Keywords: Data Mining, Parallel and Distributed Computing

Bayesian Inference for modelling human decision making

Systems Engineering often involves computer modelling the behaviour of proposed systems and their components. Where a component is human, fallibility can be modelled by a stochastic agent. Bayesian inference can be applied to a set of past decisions to learn a model of decision-making over quantifiable options. The model allows to assess and to predict skilled behaviour such as human expertise in problem solving and decision making. Typical application domains include: students performance monitoring and assessment (intelligent tutoring system and adaptive learning platforms), human operator training such as laparoscopic (minimally invasive) surgery, air traffic controllers, sports and games (e.g. Chess players rating).

Keywords: Statistical inference, Bayes' rule, decision makers models

Intelligent Data Analysis in Bioinformatics

(Quality Assessment of Protein Structure Models)
One of the most important research goals in bioinformatics is the prediction of the three-dimensional structure of a protein, the so-called tertiary structure, from its amino acid sequence. Protein structure prediction has made significant progress over the last decade due to the advancement in the algorithms and the public availability of sequence and structure databases. When many alternative structures predictions are generated for a given sequence, it is important to perform a quality assessment of the prediction models. Estimating the accuracy, or quality assessment, of a prediction model is crucial for a practical use of the model in application domains such as biochemical experimental design, drug design and in biotechnology, for example, for the design of novel enzymes. The aim of the proposed research project is the application of Intelligent Data Analysis to large repositories of amino acid sequences and protein tertiary structures to identify accurate quality assessment methods.

Keywords: Intelligent Data Analysis, Bioinformatics, Protein Tertiary Structure

Mobile and Cloud Computing for Global Data Mining

Emerging challenges in ubiquitous networks and computing include the ability to deploy large scale applications anywhere anytime. Next generation applications will be based on the integration of lightweight mobile devices and on demand storage and computing resources (Cloud Computing). Data Mining applications will obviously play a key role in this scenario. Data captured by smartphones can be stored and processed into a Cloud based expert system for intelligent analysis. The project will focus on the customisation of an open-source Cloud computing toolkits using Cloud Computing Standards and integration of open Data Mining workflow management systems.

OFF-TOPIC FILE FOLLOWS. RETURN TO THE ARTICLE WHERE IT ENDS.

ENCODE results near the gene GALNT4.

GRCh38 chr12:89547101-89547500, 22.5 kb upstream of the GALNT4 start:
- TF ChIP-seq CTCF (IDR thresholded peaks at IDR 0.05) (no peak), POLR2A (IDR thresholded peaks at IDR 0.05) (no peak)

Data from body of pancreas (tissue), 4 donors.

Keywords: Data Mining, Cloud Computing, Android

Opinion Leader: fully-decentralised online opinion polls

Surveys of public opinions are typically drawn from a very small sample of the entire population. They also rely on a centralised server or service (e.g., a poll agency). Obvious issues are associated with the centralised nature of this model. Does the (small) sample size provide sufficient guarantees for extrapolating general conclusions? Will a centralised service run under a private administrative control be unbiased and objective? Would the results be available anytime and anywhere without the interference of policy makers and private interests? Decentralised mobile applications do not rely on a server or a service provider: they rely on a voluntarily/collaborative peer-to-peer model. The project will implement "Opinion Leader", a fully decentralised online application for opinion pools. Anyone can start an opinion pool or become the next opinion leader by initiating a viral poll. No one can stop or interfere with a real-time global aggregation of opinions by means of an epidemic communication protocol.

Keywords: Viral Computing, Opinion Polls, Data Mining, Android, Epidemic Protocols

Please do enquire for other topics in other areas, including MapReduce (e.g. Hadoop, Spark), Cloud Computing (excluding privacy and security), Exascale Computing (e.g., fault-tolerance), Autonomic Networking, multi-disciplinary data mining applications (in Bioinformatics, Chemoinformatics, Neuroinformatics and Climate Science).


PhD programme duration and supervision

A PhD programme is expected to last three years (max four). During the first year you will receive close tutoring and guidance. In the first and second years you will supported by weekly meetings in a step by step process that will allow you to:
  • identify the research topic of the project,
  • carry out a literature review,
  • understand the state of the art in the field,
  • define a hot problem, a relevant open issue still to be solved,
  • devise, implement and test a solution,
  • compare the proposed solution with the state of the art,
  • describe the work and the results in scientific terminology and format,
  • submit the results to international conferences and journals for a peer-review selection process,
  • present your work at international conferences.
In the third year you are expected to show independence and initiative by performing such activities more autonomously. At the end of the programme you will submit a final thesis and will defend your work in a viva examination.

Funding your PhD programme

PhD fee and any available scholarships offered by the Department are advertised here.

Other funding opportunities are advertised by the University of Reading:

PhD programme admission application

Either you already have financial support or you still need to find it, you can apply for admission to the PhD programme of the Department of Computer Science. Proof of financial support will be required before the programme can be started.

For any query on the application procedure, please contact pgcompsci@reading.ac.uk.